- The Washington Times - Sunday, November 12, 2006

BAGHDAD — The Shi’ite prime minister promised yesterday to reshuffle his Cabinet after calling lawmakers disloyal and blaming Sunni Muslims for raging sectarian violence that has claimed at least 159 more lives — including 35 men waiting to join Iraq’s police force.

Among the unusually high number of dead were 50 bodies found behind a regional electrical company in Baqouba, 35 miles northeast of Baghdad, and 25 found scattered throughout the capital. Three U.S. troops were reported killed, as were four British service members.

Also yesterday, the Sunni defense minister challenged Prime Minister Nouri al-Maliki’s contention that the U.S. military should quickly pull back into bases and let the Iraqi army take control of security countrywide. Defense Minister Abdul-Qadir al-Obaidi said his men still were too poorly equipped and trained to do the job.

“We are working hard to create a real army, and we ask our government not to try to move too quickly because of the political pressure it feels. Our technical needs are real, and that is very important if we are to be a real force against insecurity,” Mr. al-Obaidi said.

Mr. al-Maliki wants the Americans confined to bases, where they can be called in emergencies, but he boldly predicted that his army could crush violence within six months if left alone to do the work.

The top U.S. commander in Iraq, Gen. George Casey, said last month that it would take 12 to 18 months before Iraq’s army was ready to take control of the country with some U.S. backup.

Lawmakers from Mr. al-Maliki’s Islamic Dawa party said Interior Minister Jawad al-Bolani was at the top of the list to lose his post in the coming Cabinet shake-up, which the prime minister promised during a closed-door parliament session yesterday, because that has reached civil war proportions in Baghdad and the center of the country.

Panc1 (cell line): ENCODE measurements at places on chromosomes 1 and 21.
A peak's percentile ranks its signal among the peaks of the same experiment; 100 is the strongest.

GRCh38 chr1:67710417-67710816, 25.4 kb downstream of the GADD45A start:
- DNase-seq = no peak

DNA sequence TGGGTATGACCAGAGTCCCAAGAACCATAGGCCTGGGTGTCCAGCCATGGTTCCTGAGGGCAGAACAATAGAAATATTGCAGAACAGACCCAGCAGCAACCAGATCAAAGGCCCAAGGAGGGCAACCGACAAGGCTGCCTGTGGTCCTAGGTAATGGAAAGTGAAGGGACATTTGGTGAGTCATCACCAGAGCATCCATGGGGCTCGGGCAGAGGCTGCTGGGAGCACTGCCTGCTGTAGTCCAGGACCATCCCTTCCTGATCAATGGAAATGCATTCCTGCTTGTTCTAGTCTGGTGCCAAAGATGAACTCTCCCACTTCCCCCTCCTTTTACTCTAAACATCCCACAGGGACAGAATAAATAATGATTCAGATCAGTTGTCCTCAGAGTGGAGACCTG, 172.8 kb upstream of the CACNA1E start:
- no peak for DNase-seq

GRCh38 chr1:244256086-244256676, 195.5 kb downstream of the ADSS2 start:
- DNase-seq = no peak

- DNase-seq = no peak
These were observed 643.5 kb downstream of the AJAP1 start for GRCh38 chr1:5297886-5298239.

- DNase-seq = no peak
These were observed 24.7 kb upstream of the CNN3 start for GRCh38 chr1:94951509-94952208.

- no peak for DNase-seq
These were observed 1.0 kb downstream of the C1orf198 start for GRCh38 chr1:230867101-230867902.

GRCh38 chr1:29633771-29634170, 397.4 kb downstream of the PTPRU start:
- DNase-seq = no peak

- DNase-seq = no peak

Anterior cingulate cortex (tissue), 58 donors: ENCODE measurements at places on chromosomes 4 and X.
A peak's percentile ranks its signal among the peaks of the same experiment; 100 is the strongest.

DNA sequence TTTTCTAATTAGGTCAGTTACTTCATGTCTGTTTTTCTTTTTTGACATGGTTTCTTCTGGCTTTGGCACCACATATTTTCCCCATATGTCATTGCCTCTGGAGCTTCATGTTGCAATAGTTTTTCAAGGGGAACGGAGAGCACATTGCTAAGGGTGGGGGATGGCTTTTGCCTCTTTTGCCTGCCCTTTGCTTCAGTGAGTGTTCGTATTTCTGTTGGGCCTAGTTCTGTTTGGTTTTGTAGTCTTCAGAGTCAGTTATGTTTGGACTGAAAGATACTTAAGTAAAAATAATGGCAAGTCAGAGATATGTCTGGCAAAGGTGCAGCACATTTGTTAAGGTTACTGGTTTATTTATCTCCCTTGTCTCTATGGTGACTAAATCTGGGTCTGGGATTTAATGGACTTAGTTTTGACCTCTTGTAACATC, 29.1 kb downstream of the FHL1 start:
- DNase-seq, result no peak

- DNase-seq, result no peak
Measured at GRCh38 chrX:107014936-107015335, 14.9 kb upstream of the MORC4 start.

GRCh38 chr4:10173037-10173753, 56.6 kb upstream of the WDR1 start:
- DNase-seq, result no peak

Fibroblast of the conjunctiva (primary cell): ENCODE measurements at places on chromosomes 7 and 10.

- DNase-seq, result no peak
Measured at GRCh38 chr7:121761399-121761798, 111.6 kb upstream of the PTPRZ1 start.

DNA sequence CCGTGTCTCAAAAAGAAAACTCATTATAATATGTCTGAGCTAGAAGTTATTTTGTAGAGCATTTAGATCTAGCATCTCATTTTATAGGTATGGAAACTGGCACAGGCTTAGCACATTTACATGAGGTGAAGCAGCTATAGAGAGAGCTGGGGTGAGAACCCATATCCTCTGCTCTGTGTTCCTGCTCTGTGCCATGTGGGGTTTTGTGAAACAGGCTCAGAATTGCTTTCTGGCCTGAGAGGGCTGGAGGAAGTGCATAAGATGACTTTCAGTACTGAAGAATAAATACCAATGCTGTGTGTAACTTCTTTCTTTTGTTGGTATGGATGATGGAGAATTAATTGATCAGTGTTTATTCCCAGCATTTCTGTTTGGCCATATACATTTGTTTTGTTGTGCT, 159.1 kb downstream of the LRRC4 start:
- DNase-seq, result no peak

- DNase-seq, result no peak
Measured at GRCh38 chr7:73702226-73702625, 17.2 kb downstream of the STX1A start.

Mr. al-Bolani, a Shi’ite whose police and security forces have failed to halt unbridled sectarian killing, is an independent. The United States had demanded that the defense and interior posts be held by officials without ties to the Shi’ite political parties that control militia forces.

Mr. al-Maliki is under pressure both from his people and the United States to curb violence, with Washington leaning on him to disband Shi’ite militias, whose death squads are thought to be responsible for much of the killings.

The prime minister’s hold on power depends on both the Supreme Council for the Islamic Revolution in Iraq, with its Badr Brigade military wing and radical Shi’ite cleric Muqtada al-Sadr’s political movement.

The interior minister controls police and other security forces, which already are infiltrated by the Badr Brigade and the Mahdi Army, the armed wing of Sheik al-Sadr’s political movement.

After nearly 48 hours without reporting a death, the U.S. military said three soldiers assigned to the 1st Brigade, 1st Armored Division died Saturday of combat wounds in Anbar province, the insurgent stronghold west of the capital. Their deaths raised to 2,848 the number of service members who have had died since the start of the war in March 2003.

Four British troops were killed in an attack on a patrol boat in Basra’s Shatt al-Arab waterway in southern Iraq, the Ministry of Defense said in London.

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